Where is the intersection of social trends and technology trends?
This was the question posed by the first Interactive panel of the morning. The consensus was that, right now, users of technology are driving social trends. The internet is the key force, and more specifically e-mail, instant messaging, blogging and personal networking sites.
An important thing to keep in mind is that this is a generational trend, specifically post-boomer generations, but particularly those under 25 years old. Slowly but surely the boomer generation, which prided itself on shaping American culture, is seeing its influence diminish.
The post-boomers are part of a larger macrotrend dealing with the perception of privacy. Through blogging and other online technology, the younger generations are much less private, and instead are very comfortable broadcasting even the most mundane aspects of their lives over the internet. This is an example of how social trends and technology feed off each other. Tools such as e-mail and social networking sites offer a “pulse check” on one’s social identity.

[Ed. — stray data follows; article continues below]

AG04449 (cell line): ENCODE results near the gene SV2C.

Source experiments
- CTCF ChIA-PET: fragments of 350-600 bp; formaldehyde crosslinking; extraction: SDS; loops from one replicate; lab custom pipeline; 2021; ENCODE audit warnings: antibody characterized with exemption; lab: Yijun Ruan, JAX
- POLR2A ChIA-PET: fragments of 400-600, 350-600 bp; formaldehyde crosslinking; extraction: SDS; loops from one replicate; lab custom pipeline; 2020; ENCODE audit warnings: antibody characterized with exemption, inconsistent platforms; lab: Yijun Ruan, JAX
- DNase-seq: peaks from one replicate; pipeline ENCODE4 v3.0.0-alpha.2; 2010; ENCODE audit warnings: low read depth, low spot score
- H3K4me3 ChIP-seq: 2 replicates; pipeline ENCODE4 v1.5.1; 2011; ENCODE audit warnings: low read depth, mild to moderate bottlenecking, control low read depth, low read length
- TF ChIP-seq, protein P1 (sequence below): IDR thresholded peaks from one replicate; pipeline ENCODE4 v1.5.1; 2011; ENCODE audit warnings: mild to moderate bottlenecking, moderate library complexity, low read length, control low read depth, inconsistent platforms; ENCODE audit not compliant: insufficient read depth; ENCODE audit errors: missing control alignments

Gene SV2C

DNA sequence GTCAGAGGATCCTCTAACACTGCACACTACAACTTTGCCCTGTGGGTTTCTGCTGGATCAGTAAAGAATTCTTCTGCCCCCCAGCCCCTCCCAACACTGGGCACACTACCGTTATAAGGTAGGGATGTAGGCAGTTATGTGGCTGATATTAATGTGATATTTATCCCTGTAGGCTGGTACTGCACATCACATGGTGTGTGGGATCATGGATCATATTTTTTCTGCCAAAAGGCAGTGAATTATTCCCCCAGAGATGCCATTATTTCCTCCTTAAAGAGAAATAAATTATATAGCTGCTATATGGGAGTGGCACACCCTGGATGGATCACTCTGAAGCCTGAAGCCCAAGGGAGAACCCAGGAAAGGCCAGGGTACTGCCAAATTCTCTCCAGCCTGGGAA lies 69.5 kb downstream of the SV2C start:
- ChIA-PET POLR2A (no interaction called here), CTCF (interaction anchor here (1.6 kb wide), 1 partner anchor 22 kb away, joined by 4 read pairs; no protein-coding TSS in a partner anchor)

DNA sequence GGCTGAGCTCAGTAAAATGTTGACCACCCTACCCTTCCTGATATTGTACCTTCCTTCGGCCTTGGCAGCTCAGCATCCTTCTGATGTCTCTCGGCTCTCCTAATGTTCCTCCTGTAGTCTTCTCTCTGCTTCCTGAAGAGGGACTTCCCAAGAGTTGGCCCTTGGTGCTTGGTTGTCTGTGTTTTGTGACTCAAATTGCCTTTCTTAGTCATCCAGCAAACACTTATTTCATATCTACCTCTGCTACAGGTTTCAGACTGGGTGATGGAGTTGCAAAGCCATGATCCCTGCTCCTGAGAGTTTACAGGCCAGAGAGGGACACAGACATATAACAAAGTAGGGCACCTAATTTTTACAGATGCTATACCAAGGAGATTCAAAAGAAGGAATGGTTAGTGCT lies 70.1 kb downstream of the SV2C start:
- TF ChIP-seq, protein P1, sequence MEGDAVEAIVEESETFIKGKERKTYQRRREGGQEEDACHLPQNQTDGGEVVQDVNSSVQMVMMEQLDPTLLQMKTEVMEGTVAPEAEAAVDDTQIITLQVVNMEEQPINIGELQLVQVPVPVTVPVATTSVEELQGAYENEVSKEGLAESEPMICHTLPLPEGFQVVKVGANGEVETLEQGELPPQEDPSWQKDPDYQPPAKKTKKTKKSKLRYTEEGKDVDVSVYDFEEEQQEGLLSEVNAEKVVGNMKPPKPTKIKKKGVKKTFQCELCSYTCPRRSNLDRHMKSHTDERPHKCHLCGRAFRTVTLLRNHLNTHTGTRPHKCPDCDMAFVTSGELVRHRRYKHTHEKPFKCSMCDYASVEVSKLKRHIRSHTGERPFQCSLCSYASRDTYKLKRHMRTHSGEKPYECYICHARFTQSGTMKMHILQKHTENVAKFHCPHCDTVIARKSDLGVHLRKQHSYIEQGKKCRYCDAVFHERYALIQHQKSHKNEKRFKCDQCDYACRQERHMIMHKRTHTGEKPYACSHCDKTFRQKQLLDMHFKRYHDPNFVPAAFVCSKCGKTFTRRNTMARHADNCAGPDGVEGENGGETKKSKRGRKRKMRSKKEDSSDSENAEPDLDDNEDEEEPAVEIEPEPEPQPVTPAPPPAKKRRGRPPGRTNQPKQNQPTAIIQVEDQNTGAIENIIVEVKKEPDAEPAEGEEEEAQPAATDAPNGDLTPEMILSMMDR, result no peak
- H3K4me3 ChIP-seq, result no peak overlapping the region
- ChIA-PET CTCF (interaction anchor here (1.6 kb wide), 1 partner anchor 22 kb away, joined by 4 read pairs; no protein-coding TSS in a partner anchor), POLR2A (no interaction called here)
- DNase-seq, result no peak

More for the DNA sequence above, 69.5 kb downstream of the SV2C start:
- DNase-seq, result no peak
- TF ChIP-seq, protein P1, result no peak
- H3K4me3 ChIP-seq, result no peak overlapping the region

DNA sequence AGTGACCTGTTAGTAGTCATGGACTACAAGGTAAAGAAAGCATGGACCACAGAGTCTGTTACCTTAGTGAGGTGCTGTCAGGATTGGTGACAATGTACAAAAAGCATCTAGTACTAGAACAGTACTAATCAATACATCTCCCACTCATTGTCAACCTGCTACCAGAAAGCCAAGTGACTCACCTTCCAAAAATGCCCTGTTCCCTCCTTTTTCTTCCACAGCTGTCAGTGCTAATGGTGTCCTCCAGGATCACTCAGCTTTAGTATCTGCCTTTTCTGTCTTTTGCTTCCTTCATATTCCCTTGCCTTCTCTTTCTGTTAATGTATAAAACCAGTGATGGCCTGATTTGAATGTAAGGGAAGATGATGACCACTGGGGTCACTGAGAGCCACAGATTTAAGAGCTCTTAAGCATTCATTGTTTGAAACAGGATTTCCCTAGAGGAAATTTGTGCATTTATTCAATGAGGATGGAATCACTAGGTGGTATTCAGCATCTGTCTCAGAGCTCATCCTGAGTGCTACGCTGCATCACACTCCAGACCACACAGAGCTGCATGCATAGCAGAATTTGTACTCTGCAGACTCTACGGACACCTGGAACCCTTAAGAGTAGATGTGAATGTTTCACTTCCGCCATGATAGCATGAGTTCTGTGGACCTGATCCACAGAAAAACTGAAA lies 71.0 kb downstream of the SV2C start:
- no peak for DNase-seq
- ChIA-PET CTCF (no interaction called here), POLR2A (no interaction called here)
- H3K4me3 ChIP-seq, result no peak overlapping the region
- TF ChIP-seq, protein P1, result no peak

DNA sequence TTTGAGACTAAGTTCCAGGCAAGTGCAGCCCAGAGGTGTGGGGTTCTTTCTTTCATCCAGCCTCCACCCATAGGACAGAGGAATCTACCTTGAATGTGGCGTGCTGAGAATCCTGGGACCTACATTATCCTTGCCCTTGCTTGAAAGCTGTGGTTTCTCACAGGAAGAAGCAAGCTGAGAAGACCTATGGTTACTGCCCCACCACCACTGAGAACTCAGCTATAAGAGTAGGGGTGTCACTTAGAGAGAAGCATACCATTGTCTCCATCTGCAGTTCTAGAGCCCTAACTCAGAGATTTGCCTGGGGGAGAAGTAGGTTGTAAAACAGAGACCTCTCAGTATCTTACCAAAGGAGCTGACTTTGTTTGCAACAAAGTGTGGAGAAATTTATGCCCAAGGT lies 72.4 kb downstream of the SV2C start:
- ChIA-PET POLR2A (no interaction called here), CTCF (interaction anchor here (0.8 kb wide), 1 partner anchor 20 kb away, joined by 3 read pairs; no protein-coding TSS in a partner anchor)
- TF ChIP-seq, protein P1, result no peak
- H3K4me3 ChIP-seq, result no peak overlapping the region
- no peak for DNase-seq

The internet also has provided a strong sense of community. Niche interests, through the internet, become huge online communities, with their own voices and leaders. With all of the political, social and environmental anxiety in the world today, younger generations are turning away from established authoritarian figures.
An interesting theory posed by one of the panelists is that at some point there will be a subcultural backlash against the technologically driven, very-public, personal identity prevalent in today’s younger generations. This would probably involve people who are right now not even born, or just barely, and more than likely will not be a mass rejection (much like there has never been a mass rejection of television). But it’s logical to think that given how mainstream the public persona is for the post-boomer generations, some within a future generation will want nothing to do with it.
posted by Bryan Keplesky